The couple accused of second-degree murder in the death of their 4-year-old son, who was left in a sport utility vehicle for 17 hours, are devastated by his death and shocked by the serious charges they face, a relative said Friday.
“They’re both extremely distraught over this,” said Phil Rimer, whose brother, Stan, is charged in the killing.
Phil Rimer spoke to reporters after Stan and Colleen Rimer appeared briefly in court via teleconference Friday morning. The couple stood side by side and spoke softly when Las Vegas Justice of the Peace Karen Bennett-Haron asked them if they had been informed of the charges against them. Bennett-Haron assigned the Rimers attorneys and set their next court date for July 10.
Authorities also have brought multiple child endangerment charges against the Rimers in connection with allegedly filthy living conditions in the family’s home and because the couple have a history of abusing their children.
Las Vegas police arrested the Rimers on Wednesday and booked them into the county jail.
“I never would have expected this to go so far with charges like this,” Phil Rimer said.
The couple’s 19-year-old son, Brandon, attended the court hearing but declined to speak publicly about his parents.
A family spokesman, Michael Gonzalez, said Brandon is planning to start a Mormon mission soon and is obviously troubled by the criminal charges.
They “couldn’t have come at a worse time,” Gonzalez said.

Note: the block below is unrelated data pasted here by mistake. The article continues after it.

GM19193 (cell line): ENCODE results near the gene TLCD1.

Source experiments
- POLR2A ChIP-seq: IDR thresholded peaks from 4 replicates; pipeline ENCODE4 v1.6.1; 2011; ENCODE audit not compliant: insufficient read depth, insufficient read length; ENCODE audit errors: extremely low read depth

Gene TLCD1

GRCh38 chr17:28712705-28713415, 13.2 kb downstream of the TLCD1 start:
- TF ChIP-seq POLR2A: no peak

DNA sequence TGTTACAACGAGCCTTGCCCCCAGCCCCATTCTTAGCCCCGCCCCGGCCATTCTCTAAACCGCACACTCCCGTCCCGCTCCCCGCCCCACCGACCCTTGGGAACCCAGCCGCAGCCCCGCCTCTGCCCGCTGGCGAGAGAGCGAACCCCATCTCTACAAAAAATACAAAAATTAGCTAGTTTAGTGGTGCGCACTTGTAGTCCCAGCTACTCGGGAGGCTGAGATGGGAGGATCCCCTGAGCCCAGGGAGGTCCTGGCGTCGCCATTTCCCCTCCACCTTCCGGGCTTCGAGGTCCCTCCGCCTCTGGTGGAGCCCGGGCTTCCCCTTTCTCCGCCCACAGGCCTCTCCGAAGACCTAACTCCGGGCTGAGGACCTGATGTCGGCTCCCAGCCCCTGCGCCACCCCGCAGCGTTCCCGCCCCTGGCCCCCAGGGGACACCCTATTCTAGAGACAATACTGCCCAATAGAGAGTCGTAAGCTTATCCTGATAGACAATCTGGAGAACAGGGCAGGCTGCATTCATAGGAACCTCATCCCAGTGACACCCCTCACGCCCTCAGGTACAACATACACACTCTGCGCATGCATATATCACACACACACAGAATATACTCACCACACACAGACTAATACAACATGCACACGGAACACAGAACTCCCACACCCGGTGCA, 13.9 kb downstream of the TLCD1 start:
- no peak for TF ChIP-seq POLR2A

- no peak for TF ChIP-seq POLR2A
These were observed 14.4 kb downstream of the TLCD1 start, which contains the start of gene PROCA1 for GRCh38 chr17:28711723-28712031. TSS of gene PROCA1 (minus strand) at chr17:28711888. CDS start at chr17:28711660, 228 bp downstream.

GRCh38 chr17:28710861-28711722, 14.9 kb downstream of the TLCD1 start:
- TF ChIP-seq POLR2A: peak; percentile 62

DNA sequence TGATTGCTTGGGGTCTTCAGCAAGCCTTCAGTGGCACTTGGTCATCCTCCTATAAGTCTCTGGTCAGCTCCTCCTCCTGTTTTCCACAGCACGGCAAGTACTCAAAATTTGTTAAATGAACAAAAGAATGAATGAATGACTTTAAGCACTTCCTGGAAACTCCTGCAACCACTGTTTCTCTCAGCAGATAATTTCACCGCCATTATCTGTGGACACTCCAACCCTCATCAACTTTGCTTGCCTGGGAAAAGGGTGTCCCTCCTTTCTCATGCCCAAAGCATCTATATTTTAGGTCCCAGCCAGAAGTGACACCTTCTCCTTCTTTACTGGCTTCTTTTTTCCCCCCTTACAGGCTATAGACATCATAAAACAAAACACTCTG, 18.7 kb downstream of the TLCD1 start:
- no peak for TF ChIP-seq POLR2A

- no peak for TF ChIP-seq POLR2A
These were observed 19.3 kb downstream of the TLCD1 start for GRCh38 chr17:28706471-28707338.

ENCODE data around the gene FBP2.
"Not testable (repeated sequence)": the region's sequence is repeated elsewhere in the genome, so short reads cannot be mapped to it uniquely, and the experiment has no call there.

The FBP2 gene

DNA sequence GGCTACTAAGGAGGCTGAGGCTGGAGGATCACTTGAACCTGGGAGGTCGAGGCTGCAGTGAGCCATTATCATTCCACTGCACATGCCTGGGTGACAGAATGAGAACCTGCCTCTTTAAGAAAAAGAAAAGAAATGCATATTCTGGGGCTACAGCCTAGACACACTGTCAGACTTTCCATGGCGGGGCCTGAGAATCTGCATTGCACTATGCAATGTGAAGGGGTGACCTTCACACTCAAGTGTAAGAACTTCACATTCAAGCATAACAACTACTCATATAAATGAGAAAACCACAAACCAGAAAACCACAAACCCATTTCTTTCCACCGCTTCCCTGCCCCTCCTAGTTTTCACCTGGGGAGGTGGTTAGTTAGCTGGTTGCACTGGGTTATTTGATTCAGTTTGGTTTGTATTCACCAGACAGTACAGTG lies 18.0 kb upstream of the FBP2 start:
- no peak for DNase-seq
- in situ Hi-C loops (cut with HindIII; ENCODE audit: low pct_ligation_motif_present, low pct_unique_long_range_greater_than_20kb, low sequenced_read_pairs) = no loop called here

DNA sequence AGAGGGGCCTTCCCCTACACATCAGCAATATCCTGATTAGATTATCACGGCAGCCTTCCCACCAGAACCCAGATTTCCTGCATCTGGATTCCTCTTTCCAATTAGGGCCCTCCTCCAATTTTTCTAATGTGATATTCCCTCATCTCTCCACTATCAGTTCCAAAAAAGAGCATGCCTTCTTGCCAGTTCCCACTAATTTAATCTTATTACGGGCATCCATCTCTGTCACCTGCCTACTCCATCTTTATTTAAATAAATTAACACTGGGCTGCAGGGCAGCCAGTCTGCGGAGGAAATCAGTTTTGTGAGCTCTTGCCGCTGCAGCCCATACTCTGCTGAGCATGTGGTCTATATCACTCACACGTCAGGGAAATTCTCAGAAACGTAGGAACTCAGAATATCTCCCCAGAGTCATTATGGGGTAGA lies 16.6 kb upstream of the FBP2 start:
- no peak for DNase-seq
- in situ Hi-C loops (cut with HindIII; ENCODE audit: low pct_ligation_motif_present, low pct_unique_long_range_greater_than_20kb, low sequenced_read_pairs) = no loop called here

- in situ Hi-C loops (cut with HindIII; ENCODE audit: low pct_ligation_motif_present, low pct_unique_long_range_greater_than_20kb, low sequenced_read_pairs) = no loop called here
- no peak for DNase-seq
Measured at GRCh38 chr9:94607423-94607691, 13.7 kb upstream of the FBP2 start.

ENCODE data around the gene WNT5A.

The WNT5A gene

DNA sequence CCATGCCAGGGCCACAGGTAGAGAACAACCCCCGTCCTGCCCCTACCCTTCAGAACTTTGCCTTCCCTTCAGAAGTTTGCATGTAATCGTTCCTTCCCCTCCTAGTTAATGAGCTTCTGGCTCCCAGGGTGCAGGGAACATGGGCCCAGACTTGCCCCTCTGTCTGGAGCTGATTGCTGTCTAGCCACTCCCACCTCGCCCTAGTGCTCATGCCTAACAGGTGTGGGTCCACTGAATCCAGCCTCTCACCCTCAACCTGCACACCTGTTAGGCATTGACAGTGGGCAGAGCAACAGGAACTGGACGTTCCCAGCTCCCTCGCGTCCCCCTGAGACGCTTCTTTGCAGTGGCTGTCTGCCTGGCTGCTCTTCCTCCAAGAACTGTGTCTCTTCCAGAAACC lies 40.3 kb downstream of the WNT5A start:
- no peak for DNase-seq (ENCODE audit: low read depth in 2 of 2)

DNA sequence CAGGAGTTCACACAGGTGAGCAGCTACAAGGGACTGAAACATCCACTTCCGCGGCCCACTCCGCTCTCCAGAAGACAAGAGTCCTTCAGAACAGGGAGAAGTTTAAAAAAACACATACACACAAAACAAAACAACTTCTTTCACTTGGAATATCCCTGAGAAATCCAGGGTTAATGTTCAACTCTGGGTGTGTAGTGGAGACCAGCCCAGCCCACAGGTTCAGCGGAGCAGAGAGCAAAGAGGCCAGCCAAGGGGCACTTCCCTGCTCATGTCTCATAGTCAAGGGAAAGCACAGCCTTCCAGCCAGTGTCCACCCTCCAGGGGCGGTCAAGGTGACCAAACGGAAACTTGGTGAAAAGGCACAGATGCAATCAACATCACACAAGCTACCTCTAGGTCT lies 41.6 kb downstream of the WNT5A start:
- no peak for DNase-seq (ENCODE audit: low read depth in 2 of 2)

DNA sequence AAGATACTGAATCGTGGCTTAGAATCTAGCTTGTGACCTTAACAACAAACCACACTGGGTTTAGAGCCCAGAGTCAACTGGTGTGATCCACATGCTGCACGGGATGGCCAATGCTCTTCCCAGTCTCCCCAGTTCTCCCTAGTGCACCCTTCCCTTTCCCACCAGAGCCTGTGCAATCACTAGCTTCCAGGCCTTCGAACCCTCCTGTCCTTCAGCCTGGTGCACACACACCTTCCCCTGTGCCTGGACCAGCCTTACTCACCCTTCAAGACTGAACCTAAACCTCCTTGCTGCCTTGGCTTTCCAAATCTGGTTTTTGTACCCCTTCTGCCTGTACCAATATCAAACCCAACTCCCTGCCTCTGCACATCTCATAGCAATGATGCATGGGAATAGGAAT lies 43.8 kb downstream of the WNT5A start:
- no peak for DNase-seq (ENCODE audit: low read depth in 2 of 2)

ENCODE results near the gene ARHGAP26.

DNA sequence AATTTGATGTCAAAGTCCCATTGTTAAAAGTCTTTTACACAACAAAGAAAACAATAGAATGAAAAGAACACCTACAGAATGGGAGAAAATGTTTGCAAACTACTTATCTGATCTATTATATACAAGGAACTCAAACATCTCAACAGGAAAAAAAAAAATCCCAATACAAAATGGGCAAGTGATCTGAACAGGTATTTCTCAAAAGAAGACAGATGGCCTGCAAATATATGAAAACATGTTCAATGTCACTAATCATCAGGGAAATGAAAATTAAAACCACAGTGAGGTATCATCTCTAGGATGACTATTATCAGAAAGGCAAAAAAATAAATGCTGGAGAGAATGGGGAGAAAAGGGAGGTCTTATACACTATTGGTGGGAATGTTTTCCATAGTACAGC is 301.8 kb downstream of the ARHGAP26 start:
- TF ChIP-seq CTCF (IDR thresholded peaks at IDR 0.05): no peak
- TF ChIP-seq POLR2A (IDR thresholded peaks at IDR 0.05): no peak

The 4-year-old, Jason Rimer, was found dead in the family’s Ford Excursion on June 9. He was found on his back in the middle seat wearing the same shirt, tie and black pants he wore the day before at church.
Colleen Rimer told police that she asked her other children to look for Jason when she went to cook dinner and that she also searched for him, according to an arrest report. She said the children didn’t notice Jason was missing when they went to bed, the report states.
Jason was diagnosed with myotonic dystrophy, a form of muscular dystrophy, after he was born. He functioned like a 2-year-old and had a limited vocabulary.
When police investigated the death, they found the Rimers’ house was filthy, the report says. Police found the house in disarray and littered with animal feces.
The Clark County Department of Family Services had 21 contacts and referrals involving the Rimers since 1998. Fourteen referrals involved unsubstantiated allegations. A 1988 complaint for physical abuse, emotional abuse or neglect and medical neglect was substantiated. A complaint of lack of supervision was upheld in 1991.
Child protective services had five complaints of abuse or neglect related to Jason, according to state records.
Although some of the allegations were unsubstantiated, a child protective services investigator in February 2007 warned the Rimers about the dangers of using corporal punishment.
Phil Rimer hopes to take custody of the couple’s four children who are staying at Child Haven, the county’s emergency shelter for abused and neglected children.
He said relatives and fellow church members cleaned up the family’s home, and he planned to live there with the children to keep some consistency in their lives.
A Family Court judge is set to decide July 11 if Phil Rimer should be allowed to take custody of the children.
Phil Rimer said the children at Child Haven have been crying over the loss of their brother and want to leave the county facility.
He said the children told him they “feel like we’re in jail.”
Contact reporter David Kihara at firstname.lastname@example.org or 702-380-1039.